Meanwhile, as has become familiar over the last few seasons or so, the summer for Arsenal has also become defined by a state of near civil war between those that own the club and those that would seek to own the club. It should go without saying that Alisher Usmanov should be treated with at least a degree of caution, no matter how tempting the idea of having him in control of the club and spending his money might seem on the surface. Usmanov may well have professed his ‘love’ for Arsenal, but it is worth asking the question of whether he loves Arsenal more than he loves money, because it may take a lot of the latter to get the former competing on an even keel with, say, Manchester City. In any case, thus far the current majority shareholder Stan Kroenke has remained quiet on the subject of Usmanovs ongoing machinations, but the threat to the stability to the absolute inner sanctum of the clubs management structure should be clear.
Perhaps Usmanovs most enthusiastic cheerleaders are right. Perhaps he has genuinely fallen in love with the club. But then again, perhaps this is little more than a line being spun to get public support on his side. It is impossible to say what the effect upon the wellbeing of the playing side of Arsenal FC might be should this battle for control of the club continue in the public arena. We do know two things though. Firstly, as with the Robin Van Persie situation, it’s difficult to cast this sort of power struggle in a positive light and the best that Arsenal supporters can probably hope for is that it has no effect on the team. Secondly, regardless of what might happen in respect to Usmanov reaching the thirty per cent shareholding that would allow him full access to the clubs accounts, Stan Kroenke remains the majority shareholder at the club and there are unlikely to be any changes to its ownership struggle without his agreement.
To a point, where Arsenal finish next season may depend on the fortunes of other clubs. They finished nineteen points behind Manchester City and Manchester United at the end of last season and that is a huge gap to have to bridge if Arsenal are to challenge for the Premier League title, especially if Chelsea, who have occasionally looked this summer as if they are competing in some sort of transfer market equivalent of Supermarket Sweep, improve – as they surely should – upon last seasons patchy league record. The upside to all of this is that the familiar question mark that comes with any new managerial appointment hangs over Stamford Bridge, as well as over two other clubs that might have Champions League ambitions for the end of this season, Tottenham Hotspur and Liverpool. To this extent we could argue that, while the veneer of infallibility has slipped from Arsene Wenger as Arsenals run without a major trophy has become longer and longer, but the stability that having had a manager for this length of time brings does carry some benefits.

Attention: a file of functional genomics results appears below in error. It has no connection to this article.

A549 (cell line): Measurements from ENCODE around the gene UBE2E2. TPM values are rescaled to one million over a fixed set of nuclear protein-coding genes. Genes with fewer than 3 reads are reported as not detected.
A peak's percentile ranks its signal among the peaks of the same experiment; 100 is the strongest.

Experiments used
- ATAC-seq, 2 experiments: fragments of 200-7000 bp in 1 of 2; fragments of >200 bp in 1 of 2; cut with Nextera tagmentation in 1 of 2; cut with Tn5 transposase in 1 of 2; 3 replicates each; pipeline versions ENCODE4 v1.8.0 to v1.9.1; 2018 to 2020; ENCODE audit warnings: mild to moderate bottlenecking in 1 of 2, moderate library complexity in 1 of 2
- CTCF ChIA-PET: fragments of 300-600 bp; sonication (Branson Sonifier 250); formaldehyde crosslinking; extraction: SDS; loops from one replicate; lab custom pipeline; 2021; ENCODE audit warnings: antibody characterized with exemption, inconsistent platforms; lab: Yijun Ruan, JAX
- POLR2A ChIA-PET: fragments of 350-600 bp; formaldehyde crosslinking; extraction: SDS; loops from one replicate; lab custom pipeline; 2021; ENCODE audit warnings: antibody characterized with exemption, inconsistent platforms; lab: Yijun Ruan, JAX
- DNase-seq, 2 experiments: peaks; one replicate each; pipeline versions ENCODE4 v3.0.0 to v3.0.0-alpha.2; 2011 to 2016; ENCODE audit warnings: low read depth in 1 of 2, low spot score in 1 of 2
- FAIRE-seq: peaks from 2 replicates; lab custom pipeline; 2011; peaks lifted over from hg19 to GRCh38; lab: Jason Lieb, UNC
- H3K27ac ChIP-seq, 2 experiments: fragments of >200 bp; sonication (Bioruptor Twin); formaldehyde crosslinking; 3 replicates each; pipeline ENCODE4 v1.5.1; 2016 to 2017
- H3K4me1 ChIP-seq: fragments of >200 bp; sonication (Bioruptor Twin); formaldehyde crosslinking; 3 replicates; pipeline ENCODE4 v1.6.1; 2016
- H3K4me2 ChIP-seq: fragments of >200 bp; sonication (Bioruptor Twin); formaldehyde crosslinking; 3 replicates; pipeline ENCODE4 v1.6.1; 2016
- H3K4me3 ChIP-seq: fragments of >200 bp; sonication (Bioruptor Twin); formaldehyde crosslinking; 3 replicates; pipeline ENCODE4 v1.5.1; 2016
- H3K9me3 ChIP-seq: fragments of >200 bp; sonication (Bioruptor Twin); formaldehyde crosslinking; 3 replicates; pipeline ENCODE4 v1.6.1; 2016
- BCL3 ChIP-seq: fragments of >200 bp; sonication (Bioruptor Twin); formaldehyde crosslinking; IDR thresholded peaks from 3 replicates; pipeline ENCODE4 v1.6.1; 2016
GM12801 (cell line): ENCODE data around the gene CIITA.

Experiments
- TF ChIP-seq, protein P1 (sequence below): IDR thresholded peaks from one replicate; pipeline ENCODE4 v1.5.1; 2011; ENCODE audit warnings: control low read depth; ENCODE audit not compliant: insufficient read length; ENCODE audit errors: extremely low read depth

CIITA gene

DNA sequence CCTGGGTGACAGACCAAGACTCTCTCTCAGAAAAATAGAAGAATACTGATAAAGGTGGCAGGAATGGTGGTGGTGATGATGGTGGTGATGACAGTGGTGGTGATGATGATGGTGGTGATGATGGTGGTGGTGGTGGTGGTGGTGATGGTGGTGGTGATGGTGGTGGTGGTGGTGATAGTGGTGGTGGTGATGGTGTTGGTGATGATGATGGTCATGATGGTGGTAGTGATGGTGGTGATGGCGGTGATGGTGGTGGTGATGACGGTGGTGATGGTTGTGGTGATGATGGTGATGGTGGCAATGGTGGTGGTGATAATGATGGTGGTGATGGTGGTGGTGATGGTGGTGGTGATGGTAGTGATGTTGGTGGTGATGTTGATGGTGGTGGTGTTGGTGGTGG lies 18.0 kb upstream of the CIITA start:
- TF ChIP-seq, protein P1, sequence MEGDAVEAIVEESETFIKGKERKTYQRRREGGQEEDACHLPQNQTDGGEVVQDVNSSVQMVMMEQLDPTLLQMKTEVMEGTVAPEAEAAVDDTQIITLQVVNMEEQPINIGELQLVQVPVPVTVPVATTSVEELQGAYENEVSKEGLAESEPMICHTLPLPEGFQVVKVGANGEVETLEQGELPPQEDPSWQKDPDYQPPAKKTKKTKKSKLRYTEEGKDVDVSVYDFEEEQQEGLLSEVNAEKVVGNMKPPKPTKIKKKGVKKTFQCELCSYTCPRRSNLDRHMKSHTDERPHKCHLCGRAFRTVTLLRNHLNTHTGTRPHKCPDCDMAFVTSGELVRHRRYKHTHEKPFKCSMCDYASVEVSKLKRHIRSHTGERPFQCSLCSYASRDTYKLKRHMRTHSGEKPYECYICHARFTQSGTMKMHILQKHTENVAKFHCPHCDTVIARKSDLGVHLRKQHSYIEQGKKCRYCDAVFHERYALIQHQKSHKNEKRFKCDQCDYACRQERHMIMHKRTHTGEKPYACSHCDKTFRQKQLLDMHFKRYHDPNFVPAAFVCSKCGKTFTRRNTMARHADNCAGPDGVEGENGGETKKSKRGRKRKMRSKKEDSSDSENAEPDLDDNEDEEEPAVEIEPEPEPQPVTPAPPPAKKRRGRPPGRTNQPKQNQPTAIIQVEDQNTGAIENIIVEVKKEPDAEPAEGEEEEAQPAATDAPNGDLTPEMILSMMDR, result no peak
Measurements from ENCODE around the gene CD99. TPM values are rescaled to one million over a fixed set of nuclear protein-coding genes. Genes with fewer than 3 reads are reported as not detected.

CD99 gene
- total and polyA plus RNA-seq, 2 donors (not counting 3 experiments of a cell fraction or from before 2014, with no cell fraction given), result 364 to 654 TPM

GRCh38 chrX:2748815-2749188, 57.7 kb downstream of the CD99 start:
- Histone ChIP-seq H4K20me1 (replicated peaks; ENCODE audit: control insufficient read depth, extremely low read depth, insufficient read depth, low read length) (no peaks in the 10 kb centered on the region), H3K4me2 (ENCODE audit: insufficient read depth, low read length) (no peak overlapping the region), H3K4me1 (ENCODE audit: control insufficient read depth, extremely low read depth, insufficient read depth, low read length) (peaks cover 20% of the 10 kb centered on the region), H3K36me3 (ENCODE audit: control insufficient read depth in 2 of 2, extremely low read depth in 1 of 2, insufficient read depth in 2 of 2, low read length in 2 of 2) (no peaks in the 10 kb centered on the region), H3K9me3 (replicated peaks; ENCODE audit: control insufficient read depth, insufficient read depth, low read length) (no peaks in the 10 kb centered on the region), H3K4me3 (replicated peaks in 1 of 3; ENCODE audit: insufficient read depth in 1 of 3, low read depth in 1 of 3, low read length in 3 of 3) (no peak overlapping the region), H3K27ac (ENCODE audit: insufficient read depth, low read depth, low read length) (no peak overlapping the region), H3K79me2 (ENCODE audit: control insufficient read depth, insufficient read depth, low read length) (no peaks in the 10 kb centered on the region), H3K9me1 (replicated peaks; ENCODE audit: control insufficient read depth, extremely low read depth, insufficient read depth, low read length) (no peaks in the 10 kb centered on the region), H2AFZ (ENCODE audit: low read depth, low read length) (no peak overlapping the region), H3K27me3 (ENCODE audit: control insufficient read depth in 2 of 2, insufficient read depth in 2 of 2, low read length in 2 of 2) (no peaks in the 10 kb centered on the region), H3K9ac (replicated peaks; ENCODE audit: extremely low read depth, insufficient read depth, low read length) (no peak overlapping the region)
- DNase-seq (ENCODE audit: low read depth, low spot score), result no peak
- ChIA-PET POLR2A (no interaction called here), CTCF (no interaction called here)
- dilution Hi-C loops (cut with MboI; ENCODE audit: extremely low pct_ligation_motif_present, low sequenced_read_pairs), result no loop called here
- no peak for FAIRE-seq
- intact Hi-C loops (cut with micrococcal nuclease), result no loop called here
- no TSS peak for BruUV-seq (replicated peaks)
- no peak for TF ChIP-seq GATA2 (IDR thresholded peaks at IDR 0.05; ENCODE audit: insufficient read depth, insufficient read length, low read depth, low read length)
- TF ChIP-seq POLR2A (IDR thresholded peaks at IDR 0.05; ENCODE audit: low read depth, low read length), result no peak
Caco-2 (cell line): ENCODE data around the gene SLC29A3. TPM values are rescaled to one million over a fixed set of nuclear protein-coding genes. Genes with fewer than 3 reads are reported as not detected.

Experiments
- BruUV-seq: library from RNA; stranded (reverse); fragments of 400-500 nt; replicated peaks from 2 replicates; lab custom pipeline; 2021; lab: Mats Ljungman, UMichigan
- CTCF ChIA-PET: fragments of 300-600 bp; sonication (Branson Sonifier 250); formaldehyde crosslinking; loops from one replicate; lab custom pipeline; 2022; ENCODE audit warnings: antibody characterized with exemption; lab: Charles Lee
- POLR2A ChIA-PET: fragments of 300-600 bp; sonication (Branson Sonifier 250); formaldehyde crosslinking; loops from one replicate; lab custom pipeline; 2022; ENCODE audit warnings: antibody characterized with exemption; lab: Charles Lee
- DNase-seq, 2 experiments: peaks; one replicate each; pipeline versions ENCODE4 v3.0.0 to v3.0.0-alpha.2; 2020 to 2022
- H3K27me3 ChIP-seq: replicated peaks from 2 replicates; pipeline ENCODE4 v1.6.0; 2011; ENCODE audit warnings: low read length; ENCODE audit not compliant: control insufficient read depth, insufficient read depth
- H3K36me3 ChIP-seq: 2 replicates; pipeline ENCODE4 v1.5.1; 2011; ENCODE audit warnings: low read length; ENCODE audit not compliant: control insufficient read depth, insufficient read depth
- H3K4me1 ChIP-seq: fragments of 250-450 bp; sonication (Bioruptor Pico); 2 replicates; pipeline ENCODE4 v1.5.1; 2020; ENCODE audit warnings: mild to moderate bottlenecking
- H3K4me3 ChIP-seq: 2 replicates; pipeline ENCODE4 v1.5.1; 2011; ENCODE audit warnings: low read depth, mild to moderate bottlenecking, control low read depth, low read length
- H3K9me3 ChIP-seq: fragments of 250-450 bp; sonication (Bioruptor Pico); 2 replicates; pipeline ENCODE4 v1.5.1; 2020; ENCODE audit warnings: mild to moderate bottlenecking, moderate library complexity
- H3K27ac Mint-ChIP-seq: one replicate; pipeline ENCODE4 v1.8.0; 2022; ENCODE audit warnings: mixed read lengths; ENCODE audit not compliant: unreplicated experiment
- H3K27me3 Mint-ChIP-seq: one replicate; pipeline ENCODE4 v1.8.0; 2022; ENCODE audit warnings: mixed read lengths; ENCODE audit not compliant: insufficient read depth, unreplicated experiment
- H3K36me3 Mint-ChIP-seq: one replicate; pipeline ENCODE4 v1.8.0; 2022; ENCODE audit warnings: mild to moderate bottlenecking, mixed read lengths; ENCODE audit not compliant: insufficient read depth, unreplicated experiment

What is the prognosis for Arsenal this season, then? There is no easy answer to this question, but the route to further success might come – as it might have done this time last year – through winning a cup or two, domestic or otherwise. The Champions League would remain the ultimate goal for Arsenal, but to start a season expecting to win this competition would seem unrealistic and winning the Premier League will require bridging that gap. A realistic aim might be to stay in touch with the Manchester clubs to see if they crack under pressure and to seek to break that seven year run without a major trophy. Whether that will be enough to pacify the regulars at The Emirates Stadium and deflect attention away from the Usmanov saga, however, may be a trickier business than lifting a piece of silverware can cope with. In the second decade of the twenty-first century, the traditional values of custodianship that the club has fiercely guarded are under scrutiny like never before.
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Ian began writing Twohundredpercent in May 2006. He lives in Brighton. He has also written for, amongst others, Pitch Invasion, FC Business Magazine, The Score, When Saturday Comes, Stand Against Modern Football and The Football Supporter. Ian was the first winner of the Socrates Award For Not Being Dead Yet at the 2010 NOPA awards for football bloggers.